In 1997, I conducted a rescue excavation which unearthed a section of the road between Telo Martius (Toulon) and Forum Voconii (Les Blaïs in Cannet-des-Maures). On either side were public buildings (baths), raw wool washing workshops and winegrowers’ dwellings which were inhabited between the 1st century and the first half of the 3rd century. Four of them feature similar structures: the ground floor houses a crusher, a lever-and-winch press with counterweights and a small storeroom containing at most a dozen jars.
However, any comprehensive study of viticulture and oil production could not be restricted to an area as limited as Gallia Narbonensis, which is why I chose to extend research to other provinces of Gaul, to Italy, Greece, Portugal and then to the whole of the Mediterranean rim.
With Catherine Balmelle (a DR at the CNRS), we re-examined the issue of viticulture in Gallia Aquitania. In this province, the early use of wooden barrels has deprived archaeologists of one of their favorite clues, namely fragments of jars, and any subtle hint of evidence must be examined if one is to reinterpret older discoveries in agricultural areas. Through our study, it was possible to match more than fifty production facilities with winemaking. The results of our research were presented in a paper for the journal Gallia (2001), published as part of a feature on viticulture in Gaul and coordinated by Fanette Laubenheimer and myself. Ten years later, with Matthieu Poux and Marie-Laure Hervé, I directed a feature in the same journal (2011) which focused on viticulture in the Three Gauls in the light of recent research.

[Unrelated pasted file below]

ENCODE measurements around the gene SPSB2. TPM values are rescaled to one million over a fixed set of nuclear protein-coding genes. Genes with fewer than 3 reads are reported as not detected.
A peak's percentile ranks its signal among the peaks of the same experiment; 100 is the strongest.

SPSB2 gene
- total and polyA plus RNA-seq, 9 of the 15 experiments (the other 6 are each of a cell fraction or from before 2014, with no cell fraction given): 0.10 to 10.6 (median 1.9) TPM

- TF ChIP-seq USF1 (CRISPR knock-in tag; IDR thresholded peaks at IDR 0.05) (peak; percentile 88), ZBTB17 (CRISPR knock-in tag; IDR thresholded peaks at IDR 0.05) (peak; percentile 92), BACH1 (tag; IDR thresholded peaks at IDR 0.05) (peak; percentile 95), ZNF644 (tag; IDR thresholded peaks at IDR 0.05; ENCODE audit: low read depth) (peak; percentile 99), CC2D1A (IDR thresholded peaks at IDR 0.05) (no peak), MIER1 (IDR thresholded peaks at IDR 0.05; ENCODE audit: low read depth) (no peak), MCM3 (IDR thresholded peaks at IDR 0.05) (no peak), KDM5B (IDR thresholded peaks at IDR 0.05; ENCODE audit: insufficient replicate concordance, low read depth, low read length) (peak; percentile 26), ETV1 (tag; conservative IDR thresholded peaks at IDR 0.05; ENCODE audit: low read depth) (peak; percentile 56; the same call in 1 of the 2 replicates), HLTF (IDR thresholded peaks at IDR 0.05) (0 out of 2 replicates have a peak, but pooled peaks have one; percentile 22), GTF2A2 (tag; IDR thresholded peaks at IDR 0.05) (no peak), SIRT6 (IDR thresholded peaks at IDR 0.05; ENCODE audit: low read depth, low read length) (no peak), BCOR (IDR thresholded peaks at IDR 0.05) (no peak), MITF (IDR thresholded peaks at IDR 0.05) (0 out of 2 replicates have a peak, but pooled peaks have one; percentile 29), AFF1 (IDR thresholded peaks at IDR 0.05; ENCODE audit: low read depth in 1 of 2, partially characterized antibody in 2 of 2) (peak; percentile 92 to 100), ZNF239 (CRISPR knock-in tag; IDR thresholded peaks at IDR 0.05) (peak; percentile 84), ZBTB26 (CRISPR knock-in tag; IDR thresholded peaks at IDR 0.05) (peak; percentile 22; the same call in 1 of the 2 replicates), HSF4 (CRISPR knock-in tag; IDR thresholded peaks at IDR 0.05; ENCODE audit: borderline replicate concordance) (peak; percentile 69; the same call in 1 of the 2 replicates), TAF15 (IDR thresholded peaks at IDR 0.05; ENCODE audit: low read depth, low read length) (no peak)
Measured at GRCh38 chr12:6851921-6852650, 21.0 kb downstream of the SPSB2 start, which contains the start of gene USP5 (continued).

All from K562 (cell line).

Outside Gaul, I have excavated an oil press from the end of the Hellenistic period in the theatre district of Delos (Greece). In Pompeii, I surveyed a specific type of winery –not attached to a farm, but to a tavern, where the innkeeper himself produced wine in two rooms adjoining the tavern and offered it to his customers. In Paestum, the excavation of a pressing facility led me to examine another type of high added-value production, namely perfumes. In Portugal, I studied the farm buildings at the villa in Torre de Palma (Monforte, Alentejo) and reached the conclusion that it was a large winery. With this in mind, I reviewed all of the literature available about Roman Lusitania and demonstrated, in an article published in the journal Conimbriga, that alongside facilities that were undeniably oil mills, many of the pressing facilities in the province could in fact be attributed to winemaking. The extent of wine production has been undervalued in historiography as a result of the widespread use of wooden barrels for both maturing and transport, which was common as early as the 1st century AD. The omnipresence of oil production across the Mediterranean rim has obscured remains attributable to viticulture, which are often brushed aside: any press is interpreted as having served for oil production. I therefore suggested a number of distinguishing criteria to help reassess winemaking facilities previously interpreted as oil mills, or vice versa. A comparable reassessment system has been proposed for Africa, notably for the current territory of Algeria. In Italy, conversely, oil tends to be underestimated as a result of the abundant literature devoted to viticulture; in a synthesis presented before the Congress of Sousse (Tunisia) in February 2007, I have attempted to identify the significance and evolution of the production of olives and olive oil in ancient Italy. Most recently, in 2011, I have offered a synthesis of viticulture in southern Italy.